When I first saw the title of this book, I was pretty sceptical. After all, I’ve seen numerous similarly titled books in the past, which promise to teach a complex technology in a short space of time and which generally fail to deliver. You know the ones I mean, you see them in the computer section of bookshops…each one is about one thousand pages long, packed full of dense text and entitled something like ‘Learn Oracle During Lunchtime’…or ‘Design and Build a Supercomputer in 3 and a half Minutes’. Fortunately though, unlike those others, this book actually succeeds in delivering on its promises.
Divided into 24 short chapters, each one of which takes an hour or so to complete, the book kicks off with a 101, before showing you how to build your first web page…something you will have accomplished before the end of chapter two…and what’s more, it will be a fully standards compliant one, because everything taught in this book is, in fact, XHTML, the up to the minute, XML compliant version of HTML, ensuring that you ‘future proof’ your learning experience as you read.
The next nine chapters cover pretty much every aspect of (X)HTML including internal/external linking, anchors, lists, special characters, text alignment and formatting, background colours and images, creating preparing and using web graphics banner ads and photographs, image maps, tables and how to publish your web site.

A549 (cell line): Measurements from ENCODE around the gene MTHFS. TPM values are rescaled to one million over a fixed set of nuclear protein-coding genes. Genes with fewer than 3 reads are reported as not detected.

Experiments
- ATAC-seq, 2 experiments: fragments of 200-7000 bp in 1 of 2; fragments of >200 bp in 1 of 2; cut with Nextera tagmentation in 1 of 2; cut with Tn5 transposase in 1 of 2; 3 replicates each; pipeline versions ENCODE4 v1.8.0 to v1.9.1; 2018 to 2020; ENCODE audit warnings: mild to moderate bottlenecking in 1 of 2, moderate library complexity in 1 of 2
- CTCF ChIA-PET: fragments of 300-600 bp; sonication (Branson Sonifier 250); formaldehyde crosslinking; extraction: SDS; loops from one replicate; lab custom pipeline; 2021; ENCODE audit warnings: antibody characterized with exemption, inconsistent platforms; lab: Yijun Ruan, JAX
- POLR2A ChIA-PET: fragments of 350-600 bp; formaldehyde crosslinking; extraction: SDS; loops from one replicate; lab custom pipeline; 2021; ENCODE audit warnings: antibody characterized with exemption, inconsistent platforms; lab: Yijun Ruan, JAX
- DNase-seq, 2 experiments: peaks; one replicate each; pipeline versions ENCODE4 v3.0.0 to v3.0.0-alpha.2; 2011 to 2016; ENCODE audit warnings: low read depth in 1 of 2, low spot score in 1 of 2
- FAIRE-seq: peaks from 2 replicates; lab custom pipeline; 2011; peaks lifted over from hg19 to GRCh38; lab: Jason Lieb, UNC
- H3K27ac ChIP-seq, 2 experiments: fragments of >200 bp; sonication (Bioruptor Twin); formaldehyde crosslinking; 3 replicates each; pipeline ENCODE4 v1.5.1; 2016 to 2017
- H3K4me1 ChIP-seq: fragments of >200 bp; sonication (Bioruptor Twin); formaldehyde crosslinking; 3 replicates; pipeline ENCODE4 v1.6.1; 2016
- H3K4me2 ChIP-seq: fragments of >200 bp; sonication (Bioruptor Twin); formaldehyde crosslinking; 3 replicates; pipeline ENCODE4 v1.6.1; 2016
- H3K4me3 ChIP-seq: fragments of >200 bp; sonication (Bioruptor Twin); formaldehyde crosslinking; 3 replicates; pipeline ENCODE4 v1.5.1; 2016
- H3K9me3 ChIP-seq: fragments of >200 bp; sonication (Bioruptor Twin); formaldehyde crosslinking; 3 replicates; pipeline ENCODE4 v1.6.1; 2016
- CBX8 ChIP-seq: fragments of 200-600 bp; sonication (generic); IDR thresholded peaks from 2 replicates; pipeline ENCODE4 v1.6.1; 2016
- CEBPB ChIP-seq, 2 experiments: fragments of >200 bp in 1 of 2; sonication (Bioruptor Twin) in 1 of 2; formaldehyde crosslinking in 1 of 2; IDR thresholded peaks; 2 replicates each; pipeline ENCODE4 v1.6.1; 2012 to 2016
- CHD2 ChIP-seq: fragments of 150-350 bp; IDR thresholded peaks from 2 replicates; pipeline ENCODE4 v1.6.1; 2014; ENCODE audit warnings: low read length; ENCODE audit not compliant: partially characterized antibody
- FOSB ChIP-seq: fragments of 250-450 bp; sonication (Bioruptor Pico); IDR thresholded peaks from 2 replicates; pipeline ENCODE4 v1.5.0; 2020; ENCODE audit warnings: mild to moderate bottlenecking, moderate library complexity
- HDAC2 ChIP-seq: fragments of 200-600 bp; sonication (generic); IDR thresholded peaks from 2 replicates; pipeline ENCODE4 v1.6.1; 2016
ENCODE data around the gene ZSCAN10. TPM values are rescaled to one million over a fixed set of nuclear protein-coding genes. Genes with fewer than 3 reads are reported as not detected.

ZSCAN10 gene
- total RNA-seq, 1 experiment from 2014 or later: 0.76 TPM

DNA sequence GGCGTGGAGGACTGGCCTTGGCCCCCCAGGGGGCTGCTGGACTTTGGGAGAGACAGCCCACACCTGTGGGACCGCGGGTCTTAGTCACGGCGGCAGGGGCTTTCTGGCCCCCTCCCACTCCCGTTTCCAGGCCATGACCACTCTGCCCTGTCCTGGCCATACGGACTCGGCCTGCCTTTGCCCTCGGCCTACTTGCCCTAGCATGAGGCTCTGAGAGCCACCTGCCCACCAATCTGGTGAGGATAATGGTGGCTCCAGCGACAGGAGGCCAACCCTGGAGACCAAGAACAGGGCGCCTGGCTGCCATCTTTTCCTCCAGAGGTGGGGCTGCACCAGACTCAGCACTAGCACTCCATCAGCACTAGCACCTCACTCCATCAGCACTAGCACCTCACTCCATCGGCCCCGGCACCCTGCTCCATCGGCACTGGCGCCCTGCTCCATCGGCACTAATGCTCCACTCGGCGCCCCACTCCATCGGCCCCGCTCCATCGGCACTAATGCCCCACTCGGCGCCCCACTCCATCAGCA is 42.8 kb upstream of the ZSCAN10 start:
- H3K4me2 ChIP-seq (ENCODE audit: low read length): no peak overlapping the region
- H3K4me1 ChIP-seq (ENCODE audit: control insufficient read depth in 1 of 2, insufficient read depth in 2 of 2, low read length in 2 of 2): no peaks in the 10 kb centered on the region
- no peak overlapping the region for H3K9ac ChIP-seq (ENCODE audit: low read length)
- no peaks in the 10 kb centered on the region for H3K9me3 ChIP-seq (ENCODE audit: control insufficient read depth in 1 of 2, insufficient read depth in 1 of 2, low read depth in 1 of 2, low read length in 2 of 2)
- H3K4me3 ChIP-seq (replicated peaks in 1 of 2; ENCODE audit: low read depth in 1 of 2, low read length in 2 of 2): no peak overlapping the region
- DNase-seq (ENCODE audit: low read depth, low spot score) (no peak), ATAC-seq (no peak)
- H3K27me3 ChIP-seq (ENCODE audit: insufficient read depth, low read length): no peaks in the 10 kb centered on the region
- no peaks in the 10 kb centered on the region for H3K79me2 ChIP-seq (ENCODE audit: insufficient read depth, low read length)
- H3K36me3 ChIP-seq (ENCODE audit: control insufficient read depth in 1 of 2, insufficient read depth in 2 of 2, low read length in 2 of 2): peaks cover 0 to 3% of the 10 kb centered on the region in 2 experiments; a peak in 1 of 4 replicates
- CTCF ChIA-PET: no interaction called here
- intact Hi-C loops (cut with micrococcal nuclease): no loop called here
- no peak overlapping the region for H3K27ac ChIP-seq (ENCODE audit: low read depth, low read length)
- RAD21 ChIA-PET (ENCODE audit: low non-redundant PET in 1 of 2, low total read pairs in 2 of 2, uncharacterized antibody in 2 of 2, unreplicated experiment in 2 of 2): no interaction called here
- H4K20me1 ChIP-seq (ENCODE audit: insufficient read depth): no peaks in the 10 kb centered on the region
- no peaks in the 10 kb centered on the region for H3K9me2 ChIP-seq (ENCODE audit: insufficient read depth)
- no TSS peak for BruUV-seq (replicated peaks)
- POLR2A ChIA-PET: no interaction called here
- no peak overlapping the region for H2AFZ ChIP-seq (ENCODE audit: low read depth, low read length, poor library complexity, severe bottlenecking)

Having done an excellent job so far, by moving at the perfect rate for everyone except total imbeciles, the book then comes slightly unstuck by trying to cover Cascading Style Sheets (CSS) in just three chapters. If you’re not familiar with CSS, it’s a language in its own right, that allows you to separate content from design and do all the things that are impossible with plain old (X)HTML, which is why, over the last couple of years, it has become a massive deal on the web. The thing is, that there’s at least as much to learn about CSS as there is to learn about (X)HTML and if it takes 11 chapters to cover HTML in depth…well you do the math…Having said that, the book does manage to pack lots into those three chapters, but unlike the preceding and subsequent ones, they are somewhat frenetic.
Subsequent chapters cover frames, embedding multimedia in web pages, search engine submission, web site management and using HTML/CSS to ‘jazz up’ your Ebay auctions and Blogger blogs, all of which is useful information, though more expansive coverage of CSS would be even more useful. Nevertheless this book is the best resource I’ve found for learning HTML/XHTML and I seriously recommend it.
More Info: www.samspublishing.com
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